Even in the extremely unlikely event that fully autonomous vehicles ever become viable
I'll still be driving myself thanks.
On September 8th, 2015, a pilot left Point Cook Airfield in the Australian State of Victoria for a solo navigational training flight. She didn’t make it back: the plane “impacted rising terrain” about two-thirds of the way into the journey and the Australian Transport Safety Bureau report on the accident, published today, …
Alan - you might not be allowed to. I've been to a couple lectures recently on autonomous vehicles and the point came up time and again, in both technical and psychological contexts, that the benefits of autonomous vehicles are best realized when all the vehicles on the road are autonomous and cooperating. There were discussions/speculation about road space for non-A vehicles being reduced or restricted.
I'm firmly in the "... drag the keys out of my cold, dead, driving-gloves-with-little-holes-clad hands " camp, but when the only route from A-B for old gits like me is on B-roads with 20mph limits then there might not be much of an alternative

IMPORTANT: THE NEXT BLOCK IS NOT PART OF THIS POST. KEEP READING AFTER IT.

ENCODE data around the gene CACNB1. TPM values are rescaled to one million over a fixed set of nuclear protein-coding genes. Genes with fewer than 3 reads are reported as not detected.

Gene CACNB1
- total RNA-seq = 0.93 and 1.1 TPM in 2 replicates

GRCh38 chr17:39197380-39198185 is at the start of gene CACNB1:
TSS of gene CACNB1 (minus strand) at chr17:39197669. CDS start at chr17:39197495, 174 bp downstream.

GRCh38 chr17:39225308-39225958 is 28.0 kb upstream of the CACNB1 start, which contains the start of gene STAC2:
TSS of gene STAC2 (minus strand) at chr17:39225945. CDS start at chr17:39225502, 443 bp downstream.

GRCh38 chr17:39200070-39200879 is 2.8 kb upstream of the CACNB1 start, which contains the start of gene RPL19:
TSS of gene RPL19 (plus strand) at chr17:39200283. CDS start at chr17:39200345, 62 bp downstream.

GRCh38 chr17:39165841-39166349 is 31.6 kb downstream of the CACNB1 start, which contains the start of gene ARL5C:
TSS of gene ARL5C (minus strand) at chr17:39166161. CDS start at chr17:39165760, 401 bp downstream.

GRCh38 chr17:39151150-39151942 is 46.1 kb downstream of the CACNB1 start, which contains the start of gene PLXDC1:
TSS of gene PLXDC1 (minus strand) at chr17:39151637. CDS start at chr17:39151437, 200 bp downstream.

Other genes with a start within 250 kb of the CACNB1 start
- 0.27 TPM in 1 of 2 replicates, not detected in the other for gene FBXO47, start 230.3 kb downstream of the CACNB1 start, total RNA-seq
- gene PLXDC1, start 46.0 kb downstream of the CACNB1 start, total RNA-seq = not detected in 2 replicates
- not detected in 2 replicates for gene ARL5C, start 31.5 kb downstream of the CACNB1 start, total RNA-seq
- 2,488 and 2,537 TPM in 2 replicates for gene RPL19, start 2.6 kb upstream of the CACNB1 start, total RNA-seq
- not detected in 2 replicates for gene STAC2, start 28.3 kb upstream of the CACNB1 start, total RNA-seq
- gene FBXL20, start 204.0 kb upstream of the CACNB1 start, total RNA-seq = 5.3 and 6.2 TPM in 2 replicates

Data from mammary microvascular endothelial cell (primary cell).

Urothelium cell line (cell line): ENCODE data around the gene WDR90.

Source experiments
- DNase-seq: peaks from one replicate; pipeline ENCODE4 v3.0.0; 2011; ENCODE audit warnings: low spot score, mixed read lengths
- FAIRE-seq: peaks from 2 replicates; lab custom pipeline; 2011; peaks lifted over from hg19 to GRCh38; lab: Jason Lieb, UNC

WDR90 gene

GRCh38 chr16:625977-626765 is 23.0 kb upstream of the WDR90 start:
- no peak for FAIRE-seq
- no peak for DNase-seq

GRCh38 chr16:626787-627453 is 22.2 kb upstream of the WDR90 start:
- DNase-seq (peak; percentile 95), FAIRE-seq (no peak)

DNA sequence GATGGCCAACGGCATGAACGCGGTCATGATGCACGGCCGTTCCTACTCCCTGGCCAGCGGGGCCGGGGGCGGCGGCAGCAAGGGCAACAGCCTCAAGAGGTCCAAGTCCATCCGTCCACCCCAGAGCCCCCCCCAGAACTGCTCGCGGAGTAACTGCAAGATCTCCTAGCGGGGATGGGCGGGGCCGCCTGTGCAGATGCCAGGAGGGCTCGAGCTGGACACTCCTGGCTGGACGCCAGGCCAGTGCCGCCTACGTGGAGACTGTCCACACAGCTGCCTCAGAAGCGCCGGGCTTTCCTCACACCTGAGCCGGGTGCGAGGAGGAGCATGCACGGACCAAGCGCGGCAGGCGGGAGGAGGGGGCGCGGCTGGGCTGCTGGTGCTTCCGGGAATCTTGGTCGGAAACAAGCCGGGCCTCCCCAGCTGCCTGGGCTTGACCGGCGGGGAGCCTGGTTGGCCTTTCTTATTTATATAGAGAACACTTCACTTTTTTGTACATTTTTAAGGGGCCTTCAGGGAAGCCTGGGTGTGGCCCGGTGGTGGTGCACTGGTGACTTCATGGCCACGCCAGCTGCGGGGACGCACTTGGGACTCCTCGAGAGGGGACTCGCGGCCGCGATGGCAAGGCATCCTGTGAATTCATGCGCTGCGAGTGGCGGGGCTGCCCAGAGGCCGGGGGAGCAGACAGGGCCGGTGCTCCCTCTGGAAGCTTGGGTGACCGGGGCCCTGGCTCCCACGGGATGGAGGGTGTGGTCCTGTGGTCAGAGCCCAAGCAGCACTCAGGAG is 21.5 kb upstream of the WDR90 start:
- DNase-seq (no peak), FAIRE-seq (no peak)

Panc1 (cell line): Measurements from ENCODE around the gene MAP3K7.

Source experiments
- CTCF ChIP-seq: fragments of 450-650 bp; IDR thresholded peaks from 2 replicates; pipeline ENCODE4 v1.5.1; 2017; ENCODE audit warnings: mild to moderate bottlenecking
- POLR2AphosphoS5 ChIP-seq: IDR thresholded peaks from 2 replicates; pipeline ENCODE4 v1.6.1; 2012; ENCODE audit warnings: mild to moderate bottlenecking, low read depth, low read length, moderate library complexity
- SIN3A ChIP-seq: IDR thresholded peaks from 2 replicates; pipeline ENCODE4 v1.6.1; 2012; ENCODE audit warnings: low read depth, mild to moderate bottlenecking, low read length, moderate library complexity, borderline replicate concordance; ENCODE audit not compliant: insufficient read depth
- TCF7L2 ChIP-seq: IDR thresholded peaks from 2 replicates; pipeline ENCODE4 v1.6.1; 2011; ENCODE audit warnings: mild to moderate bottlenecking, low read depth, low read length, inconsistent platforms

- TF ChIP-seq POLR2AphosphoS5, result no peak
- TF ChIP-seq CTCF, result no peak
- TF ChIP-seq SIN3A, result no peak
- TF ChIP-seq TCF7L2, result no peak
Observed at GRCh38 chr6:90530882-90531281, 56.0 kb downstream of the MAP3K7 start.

If we work on a couple of (big) assumptions, your self-drive car may be very expensive, and for most people could become a luxury. Assume a basic car costs about the same - Most of them will almost certainly be electric with a realistic range of at least 200 miles and an average journey distance of <20 miles, and very much more reliable and cheaper to run, except for the battery which will be replaceable. The service life of the vehicle may be much longer. If we assume that most vehicles are currently used for at most 10% of the time, and they spend most of their time parked somewhere (at home or work), so we could consider that 5 people can use the vehicle, which will come to them, and they don't have to park it; the economics of car ownership change dramatically. Insurance is much cheaper, fuel costs are lower, you don't need to park, and you don't need a garage at home. Cities will need fewer roads and almost no parking areas. If we also assume that more work will be done remotely, the need to travel to and from work will also be reduced. Would you pay more than £5,000 a year for a car when sharing an autonomous vehicle could cost less than £1,000?
Unfortunately some of us need to visit several sites a day with a boot full of spares and tools to fix 'stuff'.